Watching a bride walk down the aisle is already an emotional moment, but for Jaquie Farmer, that moment was magnified tenfold.
The newlywed stunned her wedding guests when she walked down the aisle and danced on her wedding night, nearly eight years after being paralyzed in a swimming pool accident.
Family and friends of the bride were overcome with emotion in the moment, but Jaquie’s wedding photographers – couple team Halie and Alec – caught guests’ reactions on camera for the bride and her groom Andy to go back and look at.
“Seeing the reactions now from the photos Halie and Alec captured just brings me to tears every time,” Jaquie told Fox 59. “It’s so easy to forget how miraculous it is that I can walk now since it’s the journey I’ve been going through for eight years. But when people react with such emotion and awe, it reminds me of just how blessed I am.”
Jaquie was paralyzed when she was just 17, after diving into a friend’s pool and breaking her neck, Fox 59 reports. Recalling the incident, Jaquie told the network that after her jump she heard her friends laughing as she lay face down in the water, because they thought she was joking.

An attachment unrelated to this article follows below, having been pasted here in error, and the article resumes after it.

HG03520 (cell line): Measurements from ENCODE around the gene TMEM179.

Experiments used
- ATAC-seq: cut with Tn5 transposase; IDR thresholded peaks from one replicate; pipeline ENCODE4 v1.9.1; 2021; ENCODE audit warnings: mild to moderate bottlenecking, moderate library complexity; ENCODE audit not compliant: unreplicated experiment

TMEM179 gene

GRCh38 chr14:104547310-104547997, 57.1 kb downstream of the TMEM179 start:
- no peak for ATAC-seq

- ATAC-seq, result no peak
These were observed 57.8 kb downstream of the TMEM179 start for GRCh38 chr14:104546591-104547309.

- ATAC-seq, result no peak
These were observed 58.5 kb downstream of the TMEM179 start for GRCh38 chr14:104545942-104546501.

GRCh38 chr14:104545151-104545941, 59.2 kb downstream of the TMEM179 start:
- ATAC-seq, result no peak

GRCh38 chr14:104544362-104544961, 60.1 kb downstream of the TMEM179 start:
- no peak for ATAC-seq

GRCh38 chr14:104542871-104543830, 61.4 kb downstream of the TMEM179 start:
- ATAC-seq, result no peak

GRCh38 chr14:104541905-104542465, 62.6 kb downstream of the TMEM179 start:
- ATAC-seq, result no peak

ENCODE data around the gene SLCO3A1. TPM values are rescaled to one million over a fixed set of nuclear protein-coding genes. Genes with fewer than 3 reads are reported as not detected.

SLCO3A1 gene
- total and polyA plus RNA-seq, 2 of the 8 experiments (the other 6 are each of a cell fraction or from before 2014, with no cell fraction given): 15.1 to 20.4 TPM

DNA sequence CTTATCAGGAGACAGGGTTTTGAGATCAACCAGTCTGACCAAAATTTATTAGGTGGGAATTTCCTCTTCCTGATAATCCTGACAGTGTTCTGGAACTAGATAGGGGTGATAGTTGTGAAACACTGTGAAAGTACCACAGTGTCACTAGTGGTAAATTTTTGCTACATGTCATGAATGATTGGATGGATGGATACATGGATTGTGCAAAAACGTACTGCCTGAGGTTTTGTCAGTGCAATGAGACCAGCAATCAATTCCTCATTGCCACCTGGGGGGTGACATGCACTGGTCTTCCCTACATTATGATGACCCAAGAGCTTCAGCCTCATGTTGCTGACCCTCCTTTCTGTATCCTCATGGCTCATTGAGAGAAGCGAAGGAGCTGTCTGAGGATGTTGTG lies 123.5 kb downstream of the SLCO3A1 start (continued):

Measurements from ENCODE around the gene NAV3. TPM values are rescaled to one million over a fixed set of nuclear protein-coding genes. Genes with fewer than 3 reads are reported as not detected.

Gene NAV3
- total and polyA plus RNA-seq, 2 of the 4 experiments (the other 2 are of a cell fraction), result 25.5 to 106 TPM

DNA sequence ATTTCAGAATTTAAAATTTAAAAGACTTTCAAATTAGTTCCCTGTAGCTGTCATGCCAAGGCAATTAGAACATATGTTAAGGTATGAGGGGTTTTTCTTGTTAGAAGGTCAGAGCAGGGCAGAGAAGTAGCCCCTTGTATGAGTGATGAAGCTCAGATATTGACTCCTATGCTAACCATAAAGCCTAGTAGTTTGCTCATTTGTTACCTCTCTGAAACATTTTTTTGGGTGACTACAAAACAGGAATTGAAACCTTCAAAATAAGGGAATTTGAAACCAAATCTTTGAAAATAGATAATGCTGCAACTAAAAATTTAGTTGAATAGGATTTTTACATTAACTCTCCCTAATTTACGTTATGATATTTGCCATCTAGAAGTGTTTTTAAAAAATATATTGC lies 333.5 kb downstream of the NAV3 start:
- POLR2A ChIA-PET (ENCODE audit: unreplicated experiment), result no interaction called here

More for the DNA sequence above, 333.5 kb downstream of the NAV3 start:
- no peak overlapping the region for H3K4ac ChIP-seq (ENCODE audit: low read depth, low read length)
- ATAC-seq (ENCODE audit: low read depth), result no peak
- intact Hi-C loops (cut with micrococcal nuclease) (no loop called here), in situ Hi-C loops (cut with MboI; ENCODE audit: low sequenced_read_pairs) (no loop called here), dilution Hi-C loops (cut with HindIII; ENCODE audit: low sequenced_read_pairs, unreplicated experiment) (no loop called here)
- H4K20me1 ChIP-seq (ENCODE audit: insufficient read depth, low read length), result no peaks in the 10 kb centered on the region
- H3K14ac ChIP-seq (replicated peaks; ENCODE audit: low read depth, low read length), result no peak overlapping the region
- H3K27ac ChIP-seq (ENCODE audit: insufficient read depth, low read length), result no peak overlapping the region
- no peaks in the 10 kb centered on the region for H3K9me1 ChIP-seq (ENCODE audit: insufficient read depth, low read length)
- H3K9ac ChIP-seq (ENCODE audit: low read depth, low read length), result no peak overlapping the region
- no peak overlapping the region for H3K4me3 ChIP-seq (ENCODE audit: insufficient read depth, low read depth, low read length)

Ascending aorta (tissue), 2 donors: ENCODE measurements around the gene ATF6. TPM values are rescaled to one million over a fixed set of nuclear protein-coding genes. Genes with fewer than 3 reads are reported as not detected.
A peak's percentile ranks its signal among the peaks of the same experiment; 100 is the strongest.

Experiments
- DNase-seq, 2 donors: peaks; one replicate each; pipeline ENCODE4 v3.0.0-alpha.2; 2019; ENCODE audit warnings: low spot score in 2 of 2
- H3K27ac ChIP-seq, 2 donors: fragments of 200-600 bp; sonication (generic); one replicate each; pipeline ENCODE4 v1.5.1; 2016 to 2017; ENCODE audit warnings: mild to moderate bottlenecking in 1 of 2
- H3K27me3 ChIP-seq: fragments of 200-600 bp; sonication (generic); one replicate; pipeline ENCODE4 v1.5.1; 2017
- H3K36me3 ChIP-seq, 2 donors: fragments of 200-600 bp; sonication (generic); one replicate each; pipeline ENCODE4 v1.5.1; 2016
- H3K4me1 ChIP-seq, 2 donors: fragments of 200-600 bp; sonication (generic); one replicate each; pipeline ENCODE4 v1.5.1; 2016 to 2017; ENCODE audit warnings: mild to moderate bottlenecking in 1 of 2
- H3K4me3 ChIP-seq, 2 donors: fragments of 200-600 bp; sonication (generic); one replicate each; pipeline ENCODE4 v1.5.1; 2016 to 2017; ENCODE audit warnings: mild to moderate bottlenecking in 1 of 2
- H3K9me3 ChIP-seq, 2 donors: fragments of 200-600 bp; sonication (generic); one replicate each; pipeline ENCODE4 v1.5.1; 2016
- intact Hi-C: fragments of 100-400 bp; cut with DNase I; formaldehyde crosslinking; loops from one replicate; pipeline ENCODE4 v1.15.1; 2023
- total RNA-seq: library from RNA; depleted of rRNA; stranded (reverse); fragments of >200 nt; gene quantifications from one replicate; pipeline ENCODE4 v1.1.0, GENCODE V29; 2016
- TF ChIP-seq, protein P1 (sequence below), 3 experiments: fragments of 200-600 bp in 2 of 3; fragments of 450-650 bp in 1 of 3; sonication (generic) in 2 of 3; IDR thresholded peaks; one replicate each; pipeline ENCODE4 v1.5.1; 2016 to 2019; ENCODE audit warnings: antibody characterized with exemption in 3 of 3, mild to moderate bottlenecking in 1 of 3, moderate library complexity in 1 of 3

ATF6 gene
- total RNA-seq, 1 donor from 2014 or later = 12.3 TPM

Eventually, she was pulled out of the pool and someone called her mother to pick her up. Once at the hospital, Jaquie’s doctors told her that she was paralyzed, but what she remembers most is being able to feel her limbs, but not move them, according to Fox 59.
“I remember looking over at my mom saying, ‘Am I going to be in a wheelchair forever?’ And holding back tears she said, ‘If God wants you to walk, you’ll walk,” she added.
After that, and a hint of promise when she was able to move her big toe, Jaquie spent hundreds of hours in physical therapy and the gym as she worked towards building the strength to stand.
Nearly five years after the accident, Jaquie met Andy Goncher on a dating app, and he proposed two years later, prompting Jaquie to make it a goal to walk down the aisle at their wedding.
Just under a year later, Jaquie met her goal on May 22, 2016, as she was able to enjoy their day “wheelchair-free” as she had hoped.